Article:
Bush's unfinished Africa legacy

He has done well with health and foreign aid, but his vision for a new US military role still needs defining.

President Bush can safely claim a positive legacy in Africa, which he tours starting Feb. 15. He increased funds for health and tied foreign aid to reform. But one legacy hangs in the balance: a new American security arrangement there.

It's called AFRICOM, a United States military command center for the continent. It replaces a cold-war setup that viewed Africa as secondary to larger security concerns. That's why its oversight was long divided among three US command centers that focus on other global regions.

A year ago, the White House announced one central command for the continent. Africa had become too strategically important to be divvied up and filed away in various military portfolios. It deserved its own four-star general, watching over Africa as a whole.

AFRICOM's mission isn't to wage war, but to prevent it. To that end, its deputy commander is a diplomat from the State Department – a unique arrangement.

It looks like the administration has learned a critical lesson: Africa is important.

The US has a strategic stake in this part of the world, in part because of its natural resources. African oil is projected to account for 25 percent of US oil imports by 2015. Certainly China recognizes the potential and has been busily investing in Africa's energy sector.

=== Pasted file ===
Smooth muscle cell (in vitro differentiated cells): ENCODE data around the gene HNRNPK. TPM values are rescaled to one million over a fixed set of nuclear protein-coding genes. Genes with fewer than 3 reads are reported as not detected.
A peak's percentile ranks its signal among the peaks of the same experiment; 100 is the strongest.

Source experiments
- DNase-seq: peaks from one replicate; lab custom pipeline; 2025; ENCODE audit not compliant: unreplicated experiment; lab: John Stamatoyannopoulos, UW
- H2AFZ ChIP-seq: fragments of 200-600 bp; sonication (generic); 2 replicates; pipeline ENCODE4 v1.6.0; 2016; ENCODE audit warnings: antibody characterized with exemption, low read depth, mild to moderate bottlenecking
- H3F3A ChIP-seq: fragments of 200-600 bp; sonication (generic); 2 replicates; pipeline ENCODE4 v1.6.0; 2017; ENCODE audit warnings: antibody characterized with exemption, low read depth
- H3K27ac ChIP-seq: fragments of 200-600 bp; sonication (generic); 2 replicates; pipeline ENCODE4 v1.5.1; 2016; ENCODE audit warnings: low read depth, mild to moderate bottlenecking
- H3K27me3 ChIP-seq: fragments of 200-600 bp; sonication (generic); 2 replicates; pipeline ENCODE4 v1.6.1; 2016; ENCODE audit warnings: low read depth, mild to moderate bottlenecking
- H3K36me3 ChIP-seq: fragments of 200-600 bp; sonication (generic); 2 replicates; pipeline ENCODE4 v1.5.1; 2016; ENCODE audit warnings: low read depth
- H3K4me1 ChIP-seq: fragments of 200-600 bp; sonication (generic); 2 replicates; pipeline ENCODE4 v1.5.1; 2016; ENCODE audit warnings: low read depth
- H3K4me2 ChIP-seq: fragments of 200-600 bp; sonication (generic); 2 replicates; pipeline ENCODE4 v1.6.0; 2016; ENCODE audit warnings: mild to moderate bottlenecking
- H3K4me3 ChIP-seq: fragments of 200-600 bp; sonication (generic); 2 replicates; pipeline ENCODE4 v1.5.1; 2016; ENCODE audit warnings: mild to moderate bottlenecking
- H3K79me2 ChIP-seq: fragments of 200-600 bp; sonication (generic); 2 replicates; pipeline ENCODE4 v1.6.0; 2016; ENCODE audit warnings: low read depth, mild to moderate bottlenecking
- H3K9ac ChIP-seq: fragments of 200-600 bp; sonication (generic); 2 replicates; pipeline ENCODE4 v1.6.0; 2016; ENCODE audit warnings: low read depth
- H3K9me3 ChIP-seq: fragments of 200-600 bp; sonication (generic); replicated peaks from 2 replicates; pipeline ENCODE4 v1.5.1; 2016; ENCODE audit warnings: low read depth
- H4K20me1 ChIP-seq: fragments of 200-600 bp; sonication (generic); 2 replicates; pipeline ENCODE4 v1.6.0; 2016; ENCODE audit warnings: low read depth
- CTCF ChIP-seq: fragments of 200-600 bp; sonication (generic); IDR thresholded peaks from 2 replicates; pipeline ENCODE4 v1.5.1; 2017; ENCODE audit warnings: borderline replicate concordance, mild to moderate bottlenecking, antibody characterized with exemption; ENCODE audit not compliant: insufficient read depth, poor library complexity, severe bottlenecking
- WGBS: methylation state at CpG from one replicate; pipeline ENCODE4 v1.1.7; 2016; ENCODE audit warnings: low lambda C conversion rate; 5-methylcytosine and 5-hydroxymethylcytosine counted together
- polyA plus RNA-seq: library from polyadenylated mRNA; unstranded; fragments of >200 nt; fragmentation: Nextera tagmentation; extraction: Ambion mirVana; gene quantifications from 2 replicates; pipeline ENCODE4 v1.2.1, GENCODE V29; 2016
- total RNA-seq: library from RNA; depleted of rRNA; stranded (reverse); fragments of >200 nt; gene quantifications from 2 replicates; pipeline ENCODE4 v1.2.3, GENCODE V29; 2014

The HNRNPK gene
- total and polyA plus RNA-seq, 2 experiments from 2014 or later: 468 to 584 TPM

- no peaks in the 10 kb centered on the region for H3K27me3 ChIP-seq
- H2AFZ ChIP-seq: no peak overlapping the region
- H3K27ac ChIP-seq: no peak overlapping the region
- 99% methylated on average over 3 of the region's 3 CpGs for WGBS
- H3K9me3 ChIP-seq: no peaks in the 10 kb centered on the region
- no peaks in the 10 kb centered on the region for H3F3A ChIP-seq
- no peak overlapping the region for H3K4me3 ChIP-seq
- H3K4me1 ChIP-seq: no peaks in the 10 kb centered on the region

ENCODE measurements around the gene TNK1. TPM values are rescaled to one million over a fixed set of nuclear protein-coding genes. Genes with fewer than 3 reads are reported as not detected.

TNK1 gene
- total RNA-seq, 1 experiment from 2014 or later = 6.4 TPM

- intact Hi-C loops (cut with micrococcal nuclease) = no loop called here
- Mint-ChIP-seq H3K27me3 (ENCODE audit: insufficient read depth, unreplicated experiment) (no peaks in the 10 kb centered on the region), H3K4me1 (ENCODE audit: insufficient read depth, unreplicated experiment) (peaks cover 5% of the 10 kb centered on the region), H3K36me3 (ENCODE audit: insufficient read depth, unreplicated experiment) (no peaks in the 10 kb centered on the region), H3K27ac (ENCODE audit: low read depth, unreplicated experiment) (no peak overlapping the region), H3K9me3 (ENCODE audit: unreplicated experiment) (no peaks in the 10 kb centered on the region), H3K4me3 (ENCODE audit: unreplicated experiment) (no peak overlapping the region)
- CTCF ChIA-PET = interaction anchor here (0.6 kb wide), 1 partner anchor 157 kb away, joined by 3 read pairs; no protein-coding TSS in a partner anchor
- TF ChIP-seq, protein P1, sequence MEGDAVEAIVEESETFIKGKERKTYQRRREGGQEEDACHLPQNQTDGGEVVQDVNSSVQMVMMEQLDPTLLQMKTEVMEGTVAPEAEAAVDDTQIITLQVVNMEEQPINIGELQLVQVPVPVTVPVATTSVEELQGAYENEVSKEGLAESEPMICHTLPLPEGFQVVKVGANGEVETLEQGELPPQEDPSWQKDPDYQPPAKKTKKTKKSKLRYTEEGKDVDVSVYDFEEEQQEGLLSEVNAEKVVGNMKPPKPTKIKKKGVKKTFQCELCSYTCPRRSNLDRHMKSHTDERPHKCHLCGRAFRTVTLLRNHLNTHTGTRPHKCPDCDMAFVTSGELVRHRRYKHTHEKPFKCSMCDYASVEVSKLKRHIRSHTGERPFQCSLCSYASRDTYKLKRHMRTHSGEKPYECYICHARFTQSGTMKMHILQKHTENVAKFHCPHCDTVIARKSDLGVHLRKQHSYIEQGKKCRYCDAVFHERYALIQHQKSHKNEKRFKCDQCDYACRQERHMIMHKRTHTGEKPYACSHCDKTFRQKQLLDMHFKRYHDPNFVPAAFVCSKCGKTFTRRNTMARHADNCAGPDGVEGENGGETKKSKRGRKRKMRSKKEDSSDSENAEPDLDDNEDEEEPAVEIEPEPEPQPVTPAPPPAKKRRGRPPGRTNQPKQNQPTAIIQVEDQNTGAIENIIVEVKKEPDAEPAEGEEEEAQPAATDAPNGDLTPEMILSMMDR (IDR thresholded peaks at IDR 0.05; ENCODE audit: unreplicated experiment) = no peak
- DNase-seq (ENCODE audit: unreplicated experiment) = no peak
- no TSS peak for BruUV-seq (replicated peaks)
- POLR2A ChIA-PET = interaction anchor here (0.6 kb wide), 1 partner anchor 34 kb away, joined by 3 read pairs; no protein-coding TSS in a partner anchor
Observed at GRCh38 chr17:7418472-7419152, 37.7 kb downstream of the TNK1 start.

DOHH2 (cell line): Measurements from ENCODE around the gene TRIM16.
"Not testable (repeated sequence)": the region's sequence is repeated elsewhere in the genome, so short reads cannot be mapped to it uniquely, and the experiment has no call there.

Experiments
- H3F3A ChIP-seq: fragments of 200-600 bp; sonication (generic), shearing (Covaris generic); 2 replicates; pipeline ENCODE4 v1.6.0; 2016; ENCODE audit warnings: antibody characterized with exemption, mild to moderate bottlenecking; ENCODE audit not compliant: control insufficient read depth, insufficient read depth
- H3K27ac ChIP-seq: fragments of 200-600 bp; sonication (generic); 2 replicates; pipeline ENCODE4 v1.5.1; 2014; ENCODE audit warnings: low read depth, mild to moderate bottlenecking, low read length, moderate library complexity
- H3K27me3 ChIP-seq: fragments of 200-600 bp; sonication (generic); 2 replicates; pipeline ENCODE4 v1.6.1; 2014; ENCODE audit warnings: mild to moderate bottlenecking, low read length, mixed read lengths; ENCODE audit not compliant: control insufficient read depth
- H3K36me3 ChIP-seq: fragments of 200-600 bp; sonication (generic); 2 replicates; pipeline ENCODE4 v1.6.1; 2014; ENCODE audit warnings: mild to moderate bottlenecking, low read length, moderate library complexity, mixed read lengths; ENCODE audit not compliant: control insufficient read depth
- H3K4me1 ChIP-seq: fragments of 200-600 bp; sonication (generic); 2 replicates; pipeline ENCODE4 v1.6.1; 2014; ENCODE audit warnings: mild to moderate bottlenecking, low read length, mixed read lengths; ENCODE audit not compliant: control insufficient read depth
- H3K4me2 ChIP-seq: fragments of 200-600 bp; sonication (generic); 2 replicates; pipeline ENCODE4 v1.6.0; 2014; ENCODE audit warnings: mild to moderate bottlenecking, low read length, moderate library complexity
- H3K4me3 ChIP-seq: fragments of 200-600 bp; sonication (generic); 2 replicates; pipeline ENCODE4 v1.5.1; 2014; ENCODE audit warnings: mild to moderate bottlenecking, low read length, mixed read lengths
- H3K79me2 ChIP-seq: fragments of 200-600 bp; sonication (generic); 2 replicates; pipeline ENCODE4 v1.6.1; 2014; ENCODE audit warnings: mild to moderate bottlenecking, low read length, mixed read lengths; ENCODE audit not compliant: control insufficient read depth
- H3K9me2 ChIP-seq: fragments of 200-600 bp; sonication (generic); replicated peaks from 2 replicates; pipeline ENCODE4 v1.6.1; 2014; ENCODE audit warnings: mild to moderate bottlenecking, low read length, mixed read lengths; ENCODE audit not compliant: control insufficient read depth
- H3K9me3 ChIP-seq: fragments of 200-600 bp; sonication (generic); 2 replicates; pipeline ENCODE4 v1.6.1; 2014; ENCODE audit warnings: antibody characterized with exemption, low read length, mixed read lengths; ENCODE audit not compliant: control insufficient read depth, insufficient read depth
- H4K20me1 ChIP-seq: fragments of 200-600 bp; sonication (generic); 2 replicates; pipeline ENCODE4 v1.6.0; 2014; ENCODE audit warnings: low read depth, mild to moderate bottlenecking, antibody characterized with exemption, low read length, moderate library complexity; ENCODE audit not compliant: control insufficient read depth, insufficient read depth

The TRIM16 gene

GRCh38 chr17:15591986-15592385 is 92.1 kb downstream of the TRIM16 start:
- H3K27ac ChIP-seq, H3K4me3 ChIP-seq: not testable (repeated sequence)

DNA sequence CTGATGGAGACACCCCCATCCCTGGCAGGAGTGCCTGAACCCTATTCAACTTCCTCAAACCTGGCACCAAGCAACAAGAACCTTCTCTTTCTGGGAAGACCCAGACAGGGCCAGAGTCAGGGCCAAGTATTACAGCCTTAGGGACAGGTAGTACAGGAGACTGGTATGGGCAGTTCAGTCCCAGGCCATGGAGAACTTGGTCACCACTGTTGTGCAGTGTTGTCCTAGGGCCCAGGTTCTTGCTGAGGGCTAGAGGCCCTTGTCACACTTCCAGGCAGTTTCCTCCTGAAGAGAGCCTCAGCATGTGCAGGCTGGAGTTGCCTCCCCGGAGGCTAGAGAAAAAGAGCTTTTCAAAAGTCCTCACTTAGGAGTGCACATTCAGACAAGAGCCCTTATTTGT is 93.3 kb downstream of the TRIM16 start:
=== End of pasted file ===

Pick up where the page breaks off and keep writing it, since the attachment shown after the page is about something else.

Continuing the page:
At the same time, failed and failing states in Africa can breed terrorists, and anti-US sentiment among Muslims on the continent is rising.

Third, Africa's economic development depends on stability. Witness the recent violence in Kenya, which has upset transport for east Africa, hurt tourism, and raised questions about whether Nairobi can continue to function as a safe headquarters for foreign businesses and aid groups.

For decades, US foreign policy in Africa has been dubbed as either "benign neglect" or "selective engagement" – the latter a euphemism for cold-war support of despots opposed to communism. AFRICOM looks like a turn away from that. A long-term commitment.

But the Pentagon has a lot of convincing to do. Skeptics abound, both in Africa and at home.

To start with, the mission is unclear.

When AFRICOM was rolled out last February, its purpose was described as bringing peace and security to Africa by promoting health, education, democracy, and economic growth. That sounds like nation building – a job better handled by diplomats and aid professionals.

The Pentagon has since emphasized more conventional security roles – training African Union forces, helping to professionalize national militaries, assisting in humanitarian disasters (the US military spread a lot of goodwill when it helped after the Asia tsunami and Pakistan earthquake).

But it still talks of a "civic" role, which leaves some observers scratching their heads about what exactly AFRICOM will do, especially because it brings no troops to this endeavor.

Africans, too, have doubts. The worries center on the militarization of US foreign policy à la Iraq, and on ulterior, controlling motives. AFRICOM is supposed to set up shop on the continent by Oct. 1, but some countries resist hosting it (Liberia, though, is willing).

AFRICOM speaks to right US motives, but is it the best spokesman? That's not yet clear.

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